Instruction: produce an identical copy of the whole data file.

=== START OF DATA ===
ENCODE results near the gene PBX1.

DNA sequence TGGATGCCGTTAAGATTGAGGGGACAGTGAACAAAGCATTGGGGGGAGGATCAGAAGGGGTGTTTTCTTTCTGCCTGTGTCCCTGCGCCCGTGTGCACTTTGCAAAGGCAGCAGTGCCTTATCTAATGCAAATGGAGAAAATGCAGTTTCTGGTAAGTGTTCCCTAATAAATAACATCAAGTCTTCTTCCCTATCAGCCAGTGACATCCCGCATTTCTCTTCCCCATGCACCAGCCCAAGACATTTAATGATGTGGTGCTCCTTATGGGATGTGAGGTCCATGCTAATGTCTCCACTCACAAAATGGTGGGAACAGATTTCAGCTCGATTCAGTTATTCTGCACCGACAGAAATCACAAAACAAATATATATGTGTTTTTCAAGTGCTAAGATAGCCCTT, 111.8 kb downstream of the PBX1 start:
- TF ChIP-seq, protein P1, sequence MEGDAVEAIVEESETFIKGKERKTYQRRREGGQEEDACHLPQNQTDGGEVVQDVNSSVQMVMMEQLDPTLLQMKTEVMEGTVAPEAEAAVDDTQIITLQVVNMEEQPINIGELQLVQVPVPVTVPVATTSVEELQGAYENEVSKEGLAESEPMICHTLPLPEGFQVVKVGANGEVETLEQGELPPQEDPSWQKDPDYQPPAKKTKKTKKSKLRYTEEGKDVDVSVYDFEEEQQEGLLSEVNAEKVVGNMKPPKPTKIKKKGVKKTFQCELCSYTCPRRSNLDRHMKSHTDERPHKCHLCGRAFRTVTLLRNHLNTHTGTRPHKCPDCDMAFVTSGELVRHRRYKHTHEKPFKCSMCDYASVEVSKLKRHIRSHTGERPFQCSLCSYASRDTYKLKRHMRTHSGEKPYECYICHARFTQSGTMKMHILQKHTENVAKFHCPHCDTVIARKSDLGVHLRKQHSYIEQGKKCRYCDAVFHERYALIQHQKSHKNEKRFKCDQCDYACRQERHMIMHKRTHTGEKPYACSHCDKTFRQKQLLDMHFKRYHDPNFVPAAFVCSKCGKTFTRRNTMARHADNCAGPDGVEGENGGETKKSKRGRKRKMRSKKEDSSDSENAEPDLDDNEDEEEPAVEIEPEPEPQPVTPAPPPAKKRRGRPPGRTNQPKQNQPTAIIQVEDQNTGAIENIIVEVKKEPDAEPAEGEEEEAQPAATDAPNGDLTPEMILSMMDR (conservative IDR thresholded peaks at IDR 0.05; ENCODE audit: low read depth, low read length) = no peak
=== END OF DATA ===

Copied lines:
ENCODE results near the gene PBX1.

DNA sequence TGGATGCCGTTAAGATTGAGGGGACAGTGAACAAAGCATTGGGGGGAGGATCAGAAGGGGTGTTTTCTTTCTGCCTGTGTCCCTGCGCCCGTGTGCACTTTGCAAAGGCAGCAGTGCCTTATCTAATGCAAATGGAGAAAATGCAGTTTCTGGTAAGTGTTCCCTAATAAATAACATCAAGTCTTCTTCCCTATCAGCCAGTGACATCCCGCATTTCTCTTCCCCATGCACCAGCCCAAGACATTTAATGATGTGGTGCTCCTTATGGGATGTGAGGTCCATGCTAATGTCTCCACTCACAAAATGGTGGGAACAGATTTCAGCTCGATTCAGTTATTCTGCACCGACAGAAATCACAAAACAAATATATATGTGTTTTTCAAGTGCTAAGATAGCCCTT, 111.8 kb downstream of the PBX1 start:
- TF ChIP-seq, protein P1, sequence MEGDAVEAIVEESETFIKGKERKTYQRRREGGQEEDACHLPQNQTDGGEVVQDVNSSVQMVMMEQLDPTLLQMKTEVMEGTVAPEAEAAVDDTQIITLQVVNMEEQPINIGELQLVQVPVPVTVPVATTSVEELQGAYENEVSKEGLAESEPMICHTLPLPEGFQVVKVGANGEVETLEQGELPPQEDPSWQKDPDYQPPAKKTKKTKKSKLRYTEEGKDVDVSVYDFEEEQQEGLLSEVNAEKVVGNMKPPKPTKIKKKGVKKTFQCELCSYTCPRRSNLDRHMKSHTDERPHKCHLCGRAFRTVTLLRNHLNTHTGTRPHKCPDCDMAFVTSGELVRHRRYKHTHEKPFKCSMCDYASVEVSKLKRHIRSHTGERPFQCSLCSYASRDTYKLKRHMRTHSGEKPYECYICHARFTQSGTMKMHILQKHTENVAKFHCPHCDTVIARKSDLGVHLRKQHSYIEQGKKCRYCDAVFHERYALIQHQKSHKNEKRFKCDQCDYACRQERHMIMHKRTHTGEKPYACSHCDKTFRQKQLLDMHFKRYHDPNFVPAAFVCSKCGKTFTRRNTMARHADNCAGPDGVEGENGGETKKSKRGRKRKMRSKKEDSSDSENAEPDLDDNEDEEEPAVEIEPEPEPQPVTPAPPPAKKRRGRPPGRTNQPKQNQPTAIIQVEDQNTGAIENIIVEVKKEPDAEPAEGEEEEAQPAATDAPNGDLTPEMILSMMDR (conservative IDR thresholded peaks at IDR 0.05; ENCODE audit: low read depth, low read length) = no peak